a senior woman reads at a table. Her granddaughter stands over her and hugs her.
Choosing between home care and assisted living can be stressful and complex. Learn more about your options and what’s best for you.

You may start to notice that your loved one needs more assistance from their family members over time. When do you know — or how do you know — what to do next? Though almost 90% of older adults want to age in place, there’s no correct answer when it comes to choosing assisted living or home care. Here, we explain the differences between assisted living and home care services so you can make the right choice for your family’s needs.

Home care is a type of non-medical service for older adults designed to help them stay happy and healthy at home. After hiring a company, caregivers go to the adult’s home on a regular schedule to help them take care of their needs. 

On the other hand, assisted living facilities include meals, laundry, and activity programming for residents. These facilities can be standalone buildings or communities with multiple living plans, such as independent living, assisted living, and memory care. 

Considering three key aspects of an older adult’s life can help figure out whether assisted living or home care is the better choice for them: 

  • Older adult’s needs
  • Family members 
  • Financial circumstances 

Care needs

One of the first things to consider in the search for care is considering your loved one’s abilities. 

What can the adult do? 

There are two types of considerations when it comes to abilities. There are activities of daily living (ADLs) and instrumental activities of daily living (IADLs).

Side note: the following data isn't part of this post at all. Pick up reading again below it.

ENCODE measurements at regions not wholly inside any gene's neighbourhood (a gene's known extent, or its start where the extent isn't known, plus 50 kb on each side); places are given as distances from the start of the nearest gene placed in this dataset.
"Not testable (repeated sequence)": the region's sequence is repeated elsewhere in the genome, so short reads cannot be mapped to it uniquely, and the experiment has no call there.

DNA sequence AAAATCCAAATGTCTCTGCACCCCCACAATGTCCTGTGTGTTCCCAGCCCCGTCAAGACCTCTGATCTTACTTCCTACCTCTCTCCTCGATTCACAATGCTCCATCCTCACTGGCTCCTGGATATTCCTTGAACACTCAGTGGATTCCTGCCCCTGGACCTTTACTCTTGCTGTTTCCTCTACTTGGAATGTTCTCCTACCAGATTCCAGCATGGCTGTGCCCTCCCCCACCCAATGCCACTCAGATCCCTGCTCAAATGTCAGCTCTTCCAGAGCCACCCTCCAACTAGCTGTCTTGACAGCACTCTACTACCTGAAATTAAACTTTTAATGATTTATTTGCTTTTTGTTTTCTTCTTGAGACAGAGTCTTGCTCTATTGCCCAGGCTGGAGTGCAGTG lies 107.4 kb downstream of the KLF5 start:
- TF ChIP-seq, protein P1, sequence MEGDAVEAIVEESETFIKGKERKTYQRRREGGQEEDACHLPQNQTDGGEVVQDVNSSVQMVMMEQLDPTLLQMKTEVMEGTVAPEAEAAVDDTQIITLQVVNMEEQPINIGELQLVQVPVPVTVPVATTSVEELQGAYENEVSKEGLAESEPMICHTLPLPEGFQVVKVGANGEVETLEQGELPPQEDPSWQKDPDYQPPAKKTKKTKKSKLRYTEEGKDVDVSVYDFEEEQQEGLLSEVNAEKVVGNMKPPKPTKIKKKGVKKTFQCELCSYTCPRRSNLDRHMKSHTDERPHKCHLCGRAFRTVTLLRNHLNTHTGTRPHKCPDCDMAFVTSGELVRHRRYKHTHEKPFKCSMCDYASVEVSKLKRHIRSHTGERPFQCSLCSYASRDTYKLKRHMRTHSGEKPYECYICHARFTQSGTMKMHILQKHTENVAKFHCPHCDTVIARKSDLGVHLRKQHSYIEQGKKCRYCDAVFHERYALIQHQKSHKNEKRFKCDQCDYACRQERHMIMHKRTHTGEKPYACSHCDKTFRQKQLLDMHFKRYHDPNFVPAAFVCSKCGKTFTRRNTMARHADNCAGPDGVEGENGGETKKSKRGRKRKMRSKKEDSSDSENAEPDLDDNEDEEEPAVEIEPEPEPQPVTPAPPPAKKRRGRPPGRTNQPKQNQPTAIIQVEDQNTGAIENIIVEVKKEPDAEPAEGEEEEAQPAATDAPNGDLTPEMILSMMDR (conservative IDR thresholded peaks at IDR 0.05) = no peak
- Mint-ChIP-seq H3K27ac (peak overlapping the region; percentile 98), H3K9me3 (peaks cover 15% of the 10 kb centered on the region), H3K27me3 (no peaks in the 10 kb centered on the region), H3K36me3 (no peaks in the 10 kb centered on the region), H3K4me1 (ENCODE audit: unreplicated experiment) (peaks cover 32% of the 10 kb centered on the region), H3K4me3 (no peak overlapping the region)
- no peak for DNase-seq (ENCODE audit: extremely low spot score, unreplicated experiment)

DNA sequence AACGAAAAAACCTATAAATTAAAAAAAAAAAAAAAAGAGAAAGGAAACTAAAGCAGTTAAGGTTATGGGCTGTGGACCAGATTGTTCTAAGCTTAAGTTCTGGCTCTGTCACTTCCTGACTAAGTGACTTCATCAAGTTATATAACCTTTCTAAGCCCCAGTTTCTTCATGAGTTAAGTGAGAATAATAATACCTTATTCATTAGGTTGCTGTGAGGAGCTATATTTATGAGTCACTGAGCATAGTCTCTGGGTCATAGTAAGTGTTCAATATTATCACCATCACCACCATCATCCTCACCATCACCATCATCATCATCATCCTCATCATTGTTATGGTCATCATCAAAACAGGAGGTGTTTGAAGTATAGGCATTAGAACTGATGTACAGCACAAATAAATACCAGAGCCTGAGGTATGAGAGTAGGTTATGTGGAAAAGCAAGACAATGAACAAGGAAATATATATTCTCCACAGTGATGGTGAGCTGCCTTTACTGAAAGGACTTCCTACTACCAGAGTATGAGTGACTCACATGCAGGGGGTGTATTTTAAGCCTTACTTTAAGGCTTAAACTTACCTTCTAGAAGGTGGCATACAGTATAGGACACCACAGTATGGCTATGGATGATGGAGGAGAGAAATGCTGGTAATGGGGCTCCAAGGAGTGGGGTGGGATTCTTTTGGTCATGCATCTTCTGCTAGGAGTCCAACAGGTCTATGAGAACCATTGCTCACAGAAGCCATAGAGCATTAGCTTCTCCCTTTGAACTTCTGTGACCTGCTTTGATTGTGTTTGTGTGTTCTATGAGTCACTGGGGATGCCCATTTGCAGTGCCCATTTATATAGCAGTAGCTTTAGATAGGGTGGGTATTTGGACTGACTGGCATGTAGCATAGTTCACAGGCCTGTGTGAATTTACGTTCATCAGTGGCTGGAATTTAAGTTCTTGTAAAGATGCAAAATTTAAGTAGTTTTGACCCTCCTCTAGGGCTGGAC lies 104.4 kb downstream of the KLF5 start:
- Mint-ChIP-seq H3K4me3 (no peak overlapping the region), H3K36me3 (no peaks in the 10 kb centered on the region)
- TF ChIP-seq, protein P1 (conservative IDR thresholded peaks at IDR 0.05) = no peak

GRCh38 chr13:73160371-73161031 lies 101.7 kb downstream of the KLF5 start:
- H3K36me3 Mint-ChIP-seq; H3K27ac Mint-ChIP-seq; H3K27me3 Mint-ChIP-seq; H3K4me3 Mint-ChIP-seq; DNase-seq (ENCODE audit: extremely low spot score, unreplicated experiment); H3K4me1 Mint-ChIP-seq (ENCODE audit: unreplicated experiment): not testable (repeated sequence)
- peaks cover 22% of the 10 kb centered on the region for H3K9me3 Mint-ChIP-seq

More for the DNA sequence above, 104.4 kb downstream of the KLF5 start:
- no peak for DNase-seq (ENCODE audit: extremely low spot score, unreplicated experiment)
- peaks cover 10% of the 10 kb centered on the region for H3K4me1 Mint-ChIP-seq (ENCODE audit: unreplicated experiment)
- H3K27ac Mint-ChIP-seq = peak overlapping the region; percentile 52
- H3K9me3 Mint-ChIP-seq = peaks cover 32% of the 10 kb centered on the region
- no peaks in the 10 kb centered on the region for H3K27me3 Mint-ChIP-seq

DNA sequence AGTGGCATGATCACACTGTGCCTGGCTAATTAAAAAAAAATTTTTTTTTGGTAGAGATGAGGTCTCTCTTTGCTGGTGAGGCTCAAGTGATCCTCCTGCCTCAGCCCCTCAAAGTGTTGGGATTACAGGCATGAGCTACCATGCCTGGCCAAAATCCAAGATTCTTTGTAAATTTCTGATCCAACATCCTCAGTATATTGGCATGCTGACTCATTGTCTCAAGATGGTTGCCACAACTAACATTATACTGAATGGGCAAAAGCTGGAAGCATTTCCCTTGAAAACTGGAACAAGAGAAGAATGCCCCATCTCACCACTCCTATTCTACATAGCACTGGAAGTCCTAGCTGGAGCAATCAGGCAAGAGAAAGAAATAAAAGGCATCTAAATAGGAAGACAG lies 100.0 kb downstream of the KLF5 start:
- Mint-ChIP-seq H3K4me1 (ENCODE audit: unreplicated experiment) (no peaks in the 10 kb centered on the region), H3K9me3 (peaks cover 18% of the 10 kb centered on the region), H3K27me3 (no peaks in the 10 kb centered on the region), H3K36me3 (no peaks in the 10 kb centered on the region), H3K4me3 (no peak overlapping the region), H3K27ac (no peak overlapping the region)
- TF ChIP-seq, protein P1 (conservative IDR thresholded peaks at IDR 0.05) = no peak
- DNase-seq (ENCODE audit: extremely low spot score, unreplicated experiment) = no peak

Activities of daily living are basic physical skills that someone needs to get through their day. There are six: bathing, feeding, dressing, toileting, transferring, and ambulation (moving from one place to another). 

Instrumental activities of daily living are external (outside of hands-on care) skills that someone uses to get through their day that increase their quality of life, like doing laundry, refilling prescriptions, or getting the mail. 

Assessing what the person can do safely on their own can help determine how independent they can be while living at home. It can also point out activities that they need help with. These details are important for gauging how much home care they’ll need and if their independence level is appropriate for assisted living. 

What assistance or support does the adult need?

Equally important as their abilities are the types of help they need. Consider their socialization, nutrition, and mobility needs — how often they need the support and how much of it. Tara Grimmett, MPA, Area Director of Arosa, shares, “When someone is considering home care or assisted living, it really depends on their preferences and care needs.”

Emotional and mental well-being

Grimmet said assisted living is designed to be a “social” atmosphere. Facilities plan activities that residents can attend to socialize with each other. This aspect of assisted living can be particularly helpful in managing or preventing depression in seniors

On the other hand, Grimmett also said that “with home care, the client remains in their own home. Studies have shown that folks who can age within their own home can actually live a better quality of life. The medical model at home, such as home care, has become increasingly popular over the past few years and has essentially allowed clients the ability to remain in their home until they pass if they choose.”


Assisted living facilities also take care of meal preparation. Residents have all meals made for them, and they can either have them delivered to their rooms or eat in a communal dining area. 

Home care service providers can also help with meal preparation. Care providers can assist if the adult needs help getting to and from the grocery store, cooking meals, or both. Other meal delivery services support older adults through which they can get nutritious meals for low or no cost.